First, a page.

Civil Procedure - Personal Jurisdiction - D.C. Circuit Dismisses Suit against National Port Authority of Liberia for Lack of Personal Jurisdiction
The rise of the Internet and the rapid pace of globalization have spurred a "proliferation of transnational litigation." (1) Foreign litigants have flocked to the United States, (2) raising questions about the authority of federal courts to assert jurisdiction over foreign defendants. (3) Recently, in GSS Group Ltd. v. National Port Authority, (4) the D.C. Circuit dismissed a suit against the National Port Authority of Liberia (NPA) brought under the Federal Arbitration Act (5) and the Foreign Sovereign Immunities Act of 1976 (6) (FSIA). The court decided that the NPA was entitled to Fifth Amendment due process protections and lacked sufficient contacts with the United States to support the exercise of personal jurisdiction. (7) Commenting on the NPA's entitlement to due process protections, the concurrence suggested that the constitutional right to contest personal jurisdiction should not extend to foreign defendants and Congress should be free to set its own jurisdictional standards. But denying Fifth Amendment protections to foreign defendants is not necessary to afford Congress such flexibility. The Supreme Court has yet to address whether the Fifth Amendment offers foreign defendants the same protections against federal courts sitting in cases arising under federal law that the Fourteenth Amendment does against state courts. Within the existing due process framework, courts could develop a standard for personal jurisdiction under the Fifth Amendment that accounts for the federal government's unique role in international affairs and strengthens Congress's ability to determine whether foreign defendants may be sued in American courts.
The NPA is a public corporation organized under the laws of Liberia and wholly owned by the Liberian government. (8) On June 9, 2005, the NPA entered into a contract with GSS Group, Ltd. (GSS), a construction company headquartered in Israel, for the construction and operation of a container park in Monrovia, Liberia. (9) Several months later, a new Liberian government declared the contract "null and void ab initio" for failing to comply with the country's competitive bidding process. (10) Invoking the contract's binding arbitration clause, GSS submitted the dispute for arbitration in London. (11) The NPA refused to participate, and the arbitrator held it in breach. (12)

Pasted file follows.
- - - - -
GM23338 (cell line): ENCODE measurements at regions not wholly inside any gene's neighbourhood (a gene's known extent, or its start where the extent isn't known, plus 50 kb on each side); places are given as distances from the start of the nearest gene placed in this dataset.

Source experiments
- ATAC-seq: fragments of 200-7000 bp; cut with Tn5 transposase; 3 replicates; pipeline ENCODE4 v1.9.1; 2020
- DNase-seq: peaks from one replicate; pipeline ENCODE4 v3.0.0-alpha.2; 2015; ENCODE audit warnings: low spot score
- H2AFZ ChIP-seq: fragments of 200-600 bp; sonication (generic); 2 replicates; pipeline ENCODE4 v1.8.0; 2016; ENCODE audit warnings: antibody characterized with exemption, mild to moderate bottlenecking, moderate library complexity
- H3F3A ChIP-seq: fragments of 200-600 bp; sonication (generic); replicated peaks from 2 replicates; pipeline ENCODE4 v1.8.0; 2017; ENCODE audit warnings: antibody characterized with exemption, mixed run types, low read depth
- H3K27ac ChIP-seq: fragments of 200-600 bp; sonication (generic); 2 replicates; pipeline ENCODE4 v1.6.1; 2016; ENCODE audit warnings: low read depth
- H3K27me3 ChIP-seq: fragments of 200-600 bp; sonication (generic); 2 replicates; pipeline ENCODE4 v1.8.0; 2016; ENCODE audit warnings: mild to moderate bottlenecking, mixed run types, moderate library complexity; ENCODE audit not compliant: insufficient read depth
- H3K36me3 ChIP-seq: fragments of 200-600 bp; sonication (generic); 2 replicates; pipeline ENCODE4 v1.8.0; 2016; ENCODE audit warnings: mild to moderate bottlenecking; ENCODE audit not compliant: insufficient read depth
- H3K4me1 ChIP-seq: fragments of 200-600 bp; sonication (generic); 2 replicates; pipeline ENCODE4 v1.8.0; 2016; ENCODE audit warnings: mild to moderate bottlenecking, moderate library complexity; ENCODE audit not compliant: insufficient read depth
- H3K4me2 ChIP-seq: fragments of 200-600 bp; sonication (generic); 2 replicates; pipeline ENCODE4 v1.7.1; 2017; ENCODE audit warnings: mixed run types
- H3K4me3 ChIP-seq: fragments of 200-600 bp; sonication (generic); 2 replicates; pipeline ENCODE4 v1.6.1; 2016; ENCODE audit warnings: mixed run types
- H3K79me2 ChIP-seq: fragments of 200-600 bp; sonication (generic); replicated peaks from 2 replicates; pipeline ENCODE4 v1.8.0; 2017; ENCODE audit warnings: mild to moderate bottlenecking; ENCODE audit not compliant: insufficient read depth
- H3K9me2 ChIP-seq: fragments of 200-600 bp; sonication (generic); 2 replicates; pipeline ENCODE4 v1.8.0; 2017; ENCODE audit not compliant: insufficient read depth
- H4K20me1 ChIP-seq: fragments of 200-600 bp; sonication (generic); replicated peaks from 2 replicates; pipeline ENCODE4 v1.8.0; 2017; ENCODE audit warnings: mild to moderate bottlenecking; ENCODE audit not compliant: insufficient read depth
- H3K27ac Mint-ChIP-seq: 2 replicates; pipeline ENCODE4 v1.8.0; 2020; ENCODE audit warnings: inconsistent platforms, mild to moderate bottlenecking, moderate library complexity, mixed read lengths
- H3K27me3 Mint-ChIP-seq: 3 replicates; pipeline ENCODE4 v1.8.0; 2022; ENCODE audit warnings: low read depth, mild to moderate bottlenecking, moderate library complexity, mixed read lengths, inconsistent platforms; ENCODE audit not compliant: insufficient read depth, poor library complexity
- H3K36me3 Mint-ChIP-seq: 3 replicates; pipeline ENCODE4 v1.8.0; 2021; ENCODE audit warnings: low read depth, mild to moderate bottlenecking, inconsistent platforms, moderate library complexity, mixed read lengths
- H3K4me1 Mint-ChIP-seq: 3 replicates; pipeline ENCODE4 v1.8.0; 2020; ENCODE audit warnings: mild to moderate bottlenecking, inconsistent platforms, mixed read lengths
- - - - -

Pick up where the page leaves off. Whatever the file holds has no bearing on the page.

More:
Following the decision, GSS filed suit in the United States District Court for the District of Columbia to confirm the arbitral award pursuant to the Federal Arbitration Act and under the FSIA's jurisdictional provisions. (13) The NPA moved to dismiss, arguing among other things that the Due Process Clause of the Fifth Amendment prevented the court from exercising jurisdiction because the NPA lacked sufficient minimum contacts with the United States. (14) GSS offered three responses: (1) "the NPA may not claim any due process protections because it is a foreign instrumentality"; (15) (2) nonresident aliens are not entitled to due process protections; (16) and (3) "foreign state-owned corporations ... should receive no due process protections." (17) GSS did not argue that the NPA had sufficient contacts with the United States to satisfy the Fifth Amendment. (18)
Judge Friedman granted the NPA's motion to dismiss. He noted that while the FSIA provided an adequate statutory basis for establishing personal jurisdiction over the NPA, the "question remains whether the Constitution permits the exercise of personal jurisdiction." (19) Answering in the negative, Judge Friedman rejected each of GSS's arguments against the applicability of Fifth Amendment protections to the NPA. Although "foreign sovereign nations are not among the 'person[s]' afforded rights by the Fifth Amendment," that exclusion only extends to a foreign instrumentality when it is "legally indistinguishable" from the foreign sovereign. (20) GSS failed to allege such a connection between Liberia and the NPA. (21) GSS's argument that nonresident aliens should not receive due process protections fared no better. …